The April, 2010 edition of Discover Magazine profiles biologist Lynne Margulis, famous for her well accepted suggestion that eukaryotic bacteria did not evolve in linear fashion, solely as as a result of natural selection. Rather,
mitochondria and plastids–vital structures within animal and plant cells–evolved from bacteria hundreds of millions of years ago, after bacterial cells started to collect and interactive communities and live symbiotically with one another. The resulting mergers yielded the compound cells known as eukaryotes, which in turn gave rise to all the rest-the protoctists, fungi, plants and animals, including humans.
There was a shocking idea at the time (1967), but, as described in this article by Dick Teresi, the more recent ideas of Margulis are even more controversial. The Discover Magazine article documents her arguments that symbiosis is “the central force behind the evolution of new species.” This position runs counter to the holding of modern conventional scientific wisdom, that new species arise through “gradual accumulation of random mutations, which are either favored or weeded out by natural selection.” Margulis holds that random mutation and natural selection play a minor role and that the big leaps in the evolutionary record “result from mergers between different kinds of organisms, what she calls symbiogenesis.”
The Discover article takes the form of an interview, in which the dominant theme is that “natural selection eliminates and maybe maintains, but it doesn’t create.” Margulis argues that the laws of genetics “show stasis, not change.” She was prompted by the fact that there is no record of major fossil change until 542 million years ago, yet all of a sudden we see the Cambrian explosion. Stephen Jay Gould coined this phrase, “punctuated equilibrium,” “to describe a discontinuity in the appearance of new species.” According to Margulis, her explanation of symbiogenesis explains these discontinuities and should thus be considered the primary mechanism for evolution.
Margulis carefully distinguishes her approach from arguments based on “intelligent design.” She holds that those who advocate for “intelligent design” have nothing meaningful to offer to the scientific conversation.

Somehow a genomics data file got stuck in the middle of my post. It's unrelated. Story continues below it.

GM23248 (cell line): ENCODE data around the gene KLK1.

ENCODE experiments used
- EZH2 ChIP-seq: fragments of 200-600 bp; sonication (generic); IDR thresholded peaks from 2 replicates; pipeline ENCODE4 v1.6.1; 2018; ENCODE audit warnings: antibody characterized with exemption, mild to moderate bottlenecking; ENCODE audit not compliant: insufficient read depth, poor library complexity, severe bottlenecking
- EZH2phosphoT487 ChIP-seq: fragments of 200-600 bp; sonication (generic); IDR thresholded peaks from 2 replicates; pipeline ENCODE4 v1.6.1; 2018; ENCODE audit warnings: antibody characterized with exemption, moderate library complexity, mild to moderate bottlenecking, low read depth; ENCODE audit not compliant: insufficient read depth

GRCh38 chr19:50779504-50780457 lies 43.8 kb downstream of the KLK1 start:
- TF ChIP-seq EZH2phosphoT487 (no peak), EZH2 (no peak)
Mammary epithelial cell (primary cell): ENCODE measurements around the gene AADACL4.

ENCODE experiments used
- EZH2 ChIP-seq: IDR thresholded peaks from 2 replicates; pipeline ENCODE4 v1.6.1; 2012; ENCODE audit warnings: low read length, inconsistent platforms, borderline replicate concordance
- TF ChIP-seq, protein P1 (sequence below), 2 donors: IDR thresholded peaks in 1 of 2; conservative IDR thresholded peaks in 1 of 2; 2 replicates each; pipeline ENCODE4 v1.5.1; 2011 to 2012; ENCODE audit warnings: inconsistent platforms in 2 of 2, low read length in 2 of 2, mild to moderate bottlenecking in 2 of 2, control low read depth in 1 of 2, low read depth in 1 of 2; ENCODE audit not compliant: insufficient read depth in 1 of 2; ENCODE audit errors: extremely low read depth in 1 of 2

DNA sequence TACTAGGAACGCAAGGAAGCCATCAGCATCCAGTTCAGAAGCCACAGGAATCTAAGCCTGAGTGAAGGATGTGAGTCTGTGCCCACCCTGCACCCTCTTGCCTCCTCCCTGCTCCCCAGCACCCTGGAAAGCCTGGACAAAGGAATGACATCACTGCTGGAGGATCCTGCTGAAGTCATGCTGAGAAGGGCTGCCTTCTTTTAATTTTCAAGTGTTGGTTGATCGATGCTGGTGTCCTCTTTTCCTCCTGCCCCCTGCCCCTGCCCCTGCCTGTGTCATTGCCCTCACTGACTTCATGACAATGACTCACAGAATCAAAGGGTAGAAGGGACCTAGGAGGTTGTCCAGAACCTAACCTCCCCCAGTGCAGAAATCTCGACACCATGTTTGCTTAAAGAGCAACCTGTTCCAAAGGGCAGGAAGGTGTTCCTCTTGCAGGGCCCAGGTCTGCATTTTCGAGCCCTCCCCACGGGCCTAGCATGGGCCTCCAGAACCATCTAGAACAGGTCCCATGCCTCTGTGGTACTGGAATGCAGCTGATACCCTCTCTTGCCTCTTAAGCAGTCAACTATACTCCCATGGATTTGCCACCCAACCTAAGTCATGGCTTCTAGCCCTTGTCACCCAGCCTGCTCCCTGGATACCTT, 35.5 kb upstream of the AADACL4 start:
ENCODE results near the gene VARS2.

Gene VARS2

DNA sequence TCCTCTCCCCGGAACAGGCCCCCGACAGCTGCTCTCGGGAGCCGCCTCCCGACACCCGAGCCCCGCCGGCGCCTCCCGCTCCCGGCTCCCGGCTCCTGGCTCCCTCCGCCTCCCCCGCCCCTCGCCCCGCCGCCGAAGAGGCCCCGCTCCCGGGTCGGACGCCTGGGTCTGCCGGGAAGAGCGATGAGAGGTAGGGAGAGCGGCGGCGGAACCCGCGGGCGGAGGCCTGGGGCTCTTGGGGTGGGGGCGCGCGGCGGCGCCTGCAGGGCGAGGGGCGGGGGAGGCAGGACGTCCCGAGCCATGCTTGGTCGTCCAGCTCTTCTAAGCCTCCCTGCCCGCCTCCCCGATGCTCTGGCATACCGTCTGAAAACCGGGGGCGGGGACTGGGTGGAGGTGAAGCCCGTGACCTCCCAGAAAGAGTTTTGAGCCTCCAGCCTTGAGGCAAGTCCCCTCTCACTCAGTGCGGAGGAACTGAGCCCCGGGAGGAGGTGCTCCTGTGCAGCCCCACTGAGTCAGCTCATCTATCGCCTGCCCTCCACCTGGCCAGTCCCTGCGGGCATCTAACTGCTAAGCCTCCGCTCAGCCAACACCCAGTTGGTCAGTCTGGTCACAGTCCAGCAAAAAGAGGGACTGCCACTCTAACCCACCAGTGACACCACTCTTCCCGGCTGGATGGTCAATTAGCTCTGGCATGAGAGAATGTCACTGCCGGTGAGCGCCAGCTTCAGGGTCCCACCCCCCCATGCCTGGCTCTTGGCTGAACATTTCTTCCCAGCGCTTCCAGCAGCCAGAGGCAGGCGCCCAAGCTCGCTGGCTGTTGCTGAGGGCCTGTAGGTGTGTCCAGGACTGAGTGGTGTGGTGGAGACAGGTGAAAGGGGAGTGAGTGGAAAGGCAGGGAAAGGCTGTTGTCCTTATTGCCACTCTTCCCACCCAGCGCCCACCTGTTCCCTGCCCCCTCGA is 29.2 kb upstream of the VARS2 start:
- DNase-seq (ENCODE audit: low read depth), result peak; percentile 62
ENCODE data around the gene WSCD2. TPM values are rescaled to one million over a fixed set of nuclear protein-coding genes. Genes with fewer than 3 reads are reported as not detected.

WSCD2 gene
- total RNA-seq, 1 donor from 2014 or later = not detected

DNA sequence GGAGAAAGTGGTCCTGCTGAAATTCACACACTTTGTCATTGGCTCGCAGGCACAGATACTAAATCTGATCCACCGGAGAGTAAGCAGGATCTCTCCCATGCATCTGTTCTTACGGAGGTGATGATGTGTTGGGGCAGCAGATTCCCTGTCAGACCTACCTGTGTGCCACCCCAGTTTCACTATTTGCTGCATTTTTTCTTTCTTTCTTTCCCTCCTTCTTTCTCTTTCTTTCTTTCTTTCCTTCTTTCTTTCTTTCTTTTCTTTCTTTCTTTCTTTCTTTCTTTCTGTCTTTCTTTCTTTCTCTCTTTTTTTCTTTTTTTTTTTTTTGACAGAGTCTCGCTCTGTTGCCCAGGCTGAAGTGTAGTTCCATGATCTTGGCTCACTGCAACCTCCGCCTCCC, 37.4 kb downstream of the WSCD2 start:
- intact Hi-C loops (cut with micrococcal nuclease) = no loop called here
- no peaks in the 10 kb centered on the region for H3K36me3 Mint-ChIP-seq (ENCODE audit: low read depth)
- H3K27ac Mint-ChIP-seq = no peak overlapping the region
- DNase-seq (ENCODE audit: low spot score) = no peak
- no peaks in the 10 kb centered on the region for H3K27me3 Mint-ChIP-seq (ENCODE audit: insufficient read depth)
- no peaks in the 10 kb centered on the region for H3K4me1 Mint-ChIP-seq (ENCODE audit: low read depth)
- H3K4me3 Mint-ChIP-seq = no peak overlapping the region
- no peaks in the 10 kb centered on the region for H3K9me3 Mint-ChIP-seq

In the Discover article, Margulis points out that “all visible organisms are products of symbiogenesis, without exception. The bacteria are the unit. . . . Symbiogenesis recognizes that every visible life form is a combination or community of bacteria.” She gives examples of mitochondria and chloroplasts.
Margulis describes how bacteria could become part of the cell of another organism:
At some point an amoeba ate a bacterium but could not digest it. The bacterium produced oxygen or made vitamins, providing a survival advantage to both itself and the amoeba. Eventually the bacteria inside the amoeba became the mitochondria. The green dots you see in the cells of plants originated as cyanobacteria. This is been proven without a doubt . . . I believe in acquired genomes.
She argues that evolutionary biologists “are basically anthropocentric zoologists.”
They’re playing the game while missing four fifths of the cards. The five are bacteria, protoctists, fungi, animals, and plants, and they’re playing with just animals–a fifth of the deck.
How important are bacteria?
We couldn’t live without them. They maintain our ecological physiology. There are vitamins and bacteria that you could not live without. The movement of your gas and feces would never take place in the bacteria. There are hundreds of ways your body wouldn’t work without bacteria. Between your toes is a jungle; under your arms is a jungle. There are bacteria in your mouth, lots of spirochetes and other bacteria in your intestines.… Bacteria are our ancestors.
What else does Margulis have to say that is controversial? Quite a bit. She holds that HIV is not an infectious virus “or even an entity at all. There is no scientific paper that proves the HIV virus causes AIDS.” She also holds that penicillin does not kill syphilis. “If you really get syphilis, all you can do is live with the [oftentimes dormant] spirochetes. She argues that “consciousness is a property of all living cells. She holds that human beings are “mammalian weeds… Like many mammals, we overgrow our habitats and that leads to poverty, misery and wars.
I found this to be a well-written article about a thoughtful and provocative scientist.